Secretary of Defence James Mattis dismissed murmurings of an ideological divide between himself and President Donald Trump during a press briefing at the Pentagon on Thursday.
Mattis recalled his now-viral “hold the line” speech he gave in front of US service members in Jordan earlier this month, in which his comments were construed not only as a rebuke to a microcosm in America that lacked “understanding and [respect],” but as an ethical separation between Trump and himself.
During the Thursday briefing at the Pentagon, Mattis attempted to explain the true meaning behind his words by first referencing Trump’s recent speech on Afghanistan.
“If you’ll remember, the first, I don’t know, three, four, five, six paragraphs was about America coming together,” Mattis said. “And so, fresh in my mind a couple hours later, and I used that theme to say that, you know, we’ve got to come back together, get that fundamental friendliness. “You guys — military guys, you hold the line as our country comes back together.”
“I’m using the president’s thoughts and they thought that I was distancing from the president,” Mattis continued. “So I mean, it shows how ludicrous this really is.”
“I mean, I’m not trying to make fun of the people who write along those lines,” Mattis said referring to the narrative that he was distancing himself from Trump. “I think this is more someone’s rather rich imagination,” he said.
Theories of a divide between Trump and other White House officials — most notably Secretary of State Rex Tillerson and the White House’s Economic Council director Gary Cohn — have spread as Trump continues to baffle critics and supporters following his administration’s response to the deadly Charlottesville, Virginia, rally and continued provocations from North Korea.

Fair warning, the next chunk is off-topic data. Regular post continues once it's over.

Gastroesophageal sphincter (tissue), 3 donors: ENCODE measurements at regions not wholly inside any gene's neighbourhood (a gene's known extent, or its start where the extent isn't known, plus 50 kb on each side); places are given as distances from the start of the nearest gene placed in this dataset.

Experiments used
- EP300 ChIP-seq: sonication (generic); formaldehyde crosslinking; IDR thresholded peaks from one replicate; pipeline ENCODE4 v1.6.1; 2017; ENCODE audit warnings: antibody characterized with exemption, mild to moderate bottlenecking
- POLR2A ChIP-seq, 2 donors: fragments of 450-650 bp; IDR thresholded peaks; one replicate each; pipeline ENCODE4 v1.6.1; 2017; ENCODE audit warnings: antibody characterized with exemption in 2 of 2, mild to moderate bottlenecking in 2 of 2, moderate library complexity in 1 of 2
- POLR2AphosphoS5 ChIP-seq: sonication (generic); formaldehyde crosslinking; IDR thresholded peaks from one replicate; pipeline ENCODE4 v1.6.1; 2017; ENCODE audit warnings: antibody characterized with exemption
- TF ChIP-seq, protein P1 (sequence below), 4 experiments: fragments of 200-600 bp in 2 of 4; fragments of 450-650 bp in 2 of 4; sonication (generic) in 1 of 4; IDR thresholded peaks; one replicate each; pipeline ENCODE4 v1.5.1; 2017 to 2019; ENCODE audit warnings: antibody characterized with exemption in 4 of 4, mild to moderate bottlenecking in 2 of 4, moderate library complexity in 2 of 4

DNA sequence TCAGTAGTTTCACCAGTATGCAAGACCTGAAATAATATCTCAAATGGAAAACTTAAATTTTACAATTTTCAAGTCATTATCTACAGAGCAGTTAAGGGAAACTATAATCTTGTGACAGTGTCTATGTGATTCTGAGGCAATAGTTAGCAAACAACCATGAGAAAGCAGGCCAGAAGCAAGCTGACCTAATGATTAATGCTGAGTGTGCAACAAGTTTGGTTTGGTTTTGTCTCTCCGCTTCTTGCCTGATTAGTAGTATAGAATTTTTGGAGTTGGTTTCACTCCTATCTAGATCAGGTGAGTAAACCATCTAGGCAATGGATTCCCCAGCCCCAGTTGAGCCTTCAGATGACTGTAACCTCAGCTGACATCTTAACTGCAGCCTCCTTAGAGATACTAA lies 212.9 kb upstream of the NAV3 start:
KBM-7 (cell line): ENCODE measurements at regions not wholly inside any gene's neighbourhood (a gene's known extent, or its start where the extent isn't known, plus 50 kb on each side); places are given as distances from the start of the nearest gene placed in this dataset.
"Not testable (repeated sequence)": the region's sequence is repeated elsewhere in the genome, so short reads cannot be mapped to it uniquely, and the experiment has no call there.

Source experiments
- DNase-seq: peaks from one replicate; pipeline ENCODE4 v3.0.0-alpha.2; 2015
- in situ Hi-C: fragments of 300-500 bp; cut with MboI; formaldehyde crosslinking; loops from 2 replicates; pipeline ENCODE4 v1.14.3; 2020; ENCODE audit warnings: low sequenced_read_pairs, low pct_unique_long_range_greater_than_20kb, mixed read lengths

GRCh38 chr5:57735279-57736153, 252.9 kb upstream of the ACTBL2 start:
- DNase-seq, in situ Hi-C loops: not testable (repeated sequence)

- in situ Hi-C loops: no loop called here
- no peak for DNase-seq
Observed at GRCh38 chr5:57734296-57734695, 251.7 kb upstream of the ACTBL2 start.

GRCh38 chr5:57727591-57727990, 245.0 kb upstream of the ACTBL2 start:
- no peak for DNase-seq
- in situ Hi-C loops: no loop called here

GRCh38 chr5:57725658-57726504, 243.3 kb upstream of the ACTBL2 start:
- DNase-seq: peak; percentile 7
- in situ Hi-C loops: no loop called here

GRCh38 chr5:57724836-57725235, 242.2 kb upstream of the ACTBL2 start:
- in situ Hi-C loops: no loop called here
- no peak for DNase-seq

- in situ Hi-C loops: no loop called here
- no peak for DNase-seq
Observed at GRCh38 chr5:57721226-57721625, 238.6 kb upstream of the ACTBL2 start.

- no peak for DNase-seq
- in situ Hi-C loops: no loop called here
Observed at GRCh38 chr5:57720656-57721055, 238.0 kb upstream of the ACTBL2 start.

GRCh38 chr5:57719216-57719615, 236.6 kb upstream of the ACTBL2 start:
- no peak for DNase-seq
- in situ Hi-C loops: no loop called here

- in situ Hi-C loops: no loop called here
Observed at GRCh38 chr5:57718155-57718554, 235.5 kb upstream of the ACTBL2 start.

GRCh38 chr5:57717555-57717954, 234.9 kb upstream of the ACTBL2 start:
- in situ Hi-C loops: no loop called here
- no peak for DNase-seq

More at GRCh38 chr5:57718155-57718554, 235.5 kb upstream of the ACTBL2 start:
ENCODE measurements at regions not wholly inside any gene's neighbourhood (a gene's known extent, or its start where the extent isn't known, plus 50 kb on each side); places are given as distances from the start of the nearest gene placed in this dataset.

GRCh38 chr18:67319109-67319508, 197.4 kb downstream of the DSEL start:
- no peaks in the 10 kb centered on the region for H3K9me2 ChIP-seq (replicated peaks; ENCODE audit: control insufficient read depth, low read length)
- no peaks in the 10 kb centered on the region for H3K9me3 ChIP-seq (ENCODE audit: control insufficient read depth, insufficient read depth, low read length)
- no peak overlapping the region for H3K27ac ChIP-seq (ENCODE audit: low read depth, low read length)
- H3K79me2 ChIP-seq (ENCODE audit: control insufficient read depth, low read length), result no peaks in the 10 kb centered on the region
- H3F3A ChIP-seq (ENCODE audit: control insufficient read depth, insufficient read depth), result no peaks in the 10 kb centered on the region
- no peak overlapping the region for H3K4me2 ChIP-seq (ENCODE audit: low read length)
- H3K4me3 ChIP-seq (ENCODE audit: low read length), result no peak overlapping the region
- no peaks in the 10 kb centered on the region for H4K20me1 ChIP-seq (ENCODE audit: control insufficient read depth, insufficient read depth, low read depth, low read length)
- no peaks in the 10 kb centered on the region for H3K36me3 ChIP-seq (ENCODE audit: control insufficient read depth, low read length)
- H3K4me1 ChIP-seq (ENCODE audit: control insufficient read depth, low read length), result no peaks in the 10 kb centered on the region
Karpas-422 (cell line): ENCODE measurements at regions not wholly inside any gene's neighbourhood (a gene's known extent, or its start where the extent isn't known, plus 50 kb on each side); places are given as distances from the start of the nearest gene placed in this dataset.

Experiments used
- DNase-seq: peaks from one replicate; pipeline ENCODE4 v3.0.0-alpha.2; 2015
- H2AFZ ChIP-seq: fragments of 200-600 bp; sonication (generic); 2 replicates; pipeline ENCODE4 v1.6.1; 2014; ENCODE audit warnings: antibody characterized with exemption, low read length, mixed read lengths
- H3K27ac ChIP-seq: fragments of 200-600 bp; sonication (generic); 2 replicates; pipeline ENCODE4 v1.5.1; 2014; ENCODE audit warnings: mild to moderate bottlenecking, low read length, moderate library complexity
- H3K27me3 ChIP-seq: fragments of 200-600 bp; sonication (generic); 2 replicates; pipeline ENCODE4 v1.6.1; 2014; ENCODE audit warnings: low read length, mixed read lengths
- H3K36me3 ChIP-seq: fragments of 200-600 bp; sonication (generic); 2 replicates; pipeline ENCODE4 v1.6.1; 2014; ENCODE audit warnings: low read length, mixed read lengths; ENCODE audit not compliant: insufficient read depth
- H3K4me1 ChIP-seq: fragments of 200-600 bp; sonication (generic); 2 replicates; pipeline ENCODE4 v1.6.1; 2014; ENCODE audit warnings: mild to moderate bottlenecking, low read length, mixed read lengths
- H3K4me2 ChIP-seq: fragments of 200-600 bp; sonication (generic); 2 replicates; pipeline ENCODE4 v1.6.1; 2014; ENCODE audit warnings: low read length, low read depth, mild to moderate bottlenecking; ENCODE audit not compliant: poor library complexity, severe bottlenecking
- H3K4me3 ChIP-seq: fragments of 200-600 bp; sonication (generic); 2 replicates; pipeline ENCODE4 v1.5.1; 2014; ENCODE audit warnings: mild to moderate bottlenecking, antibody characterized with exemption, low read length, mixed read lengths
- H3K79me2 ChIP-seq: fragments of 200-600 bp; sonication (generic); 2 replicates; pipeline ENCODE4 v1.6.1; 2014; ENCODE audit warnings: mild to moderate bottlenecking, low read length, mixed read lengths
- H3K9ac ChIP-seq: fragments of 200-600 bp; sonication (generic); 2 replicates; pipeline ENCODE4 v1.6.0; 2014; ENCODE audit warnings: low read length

During an interview on Fox News Sunday, Tillerson fuelled rumours of a White House rift when he was asked whether anyone doubted Trump’s values, in which he responded: “The president speaks for himself.”
Cohn took a more direct approach, publicly criticising Trump for his controversial response to the Charlottesville protests and said that the White House “must do better in consistently and unequivocally condemning” white nationalist and white supremacist groups.
Mattis expressed his confidence that the ostensible divisiveness in the US was not a threat to the military’s unity in the field.
“The way our military is organised, the leaders — and by leaders, I mean the sergeants and the gunnery sergeants, the chief petty officers, the lieutenants, the captains — there is such a cohesion to the US military,” Mattis said. “There’s a reason this is a national jewel, this US military. It’s a national jewel. And that almost insulates it in a very proud way from something like we saw in Charlottesville.”
“That’s not to say it’s not a concern, because this lack of a fundamental friendliness among all of us, something I think the president brought up very well in those opening paragraphs of the Afghanistan speech … I agree a hundred per cent with the way the president characterised that,” Mattis said.
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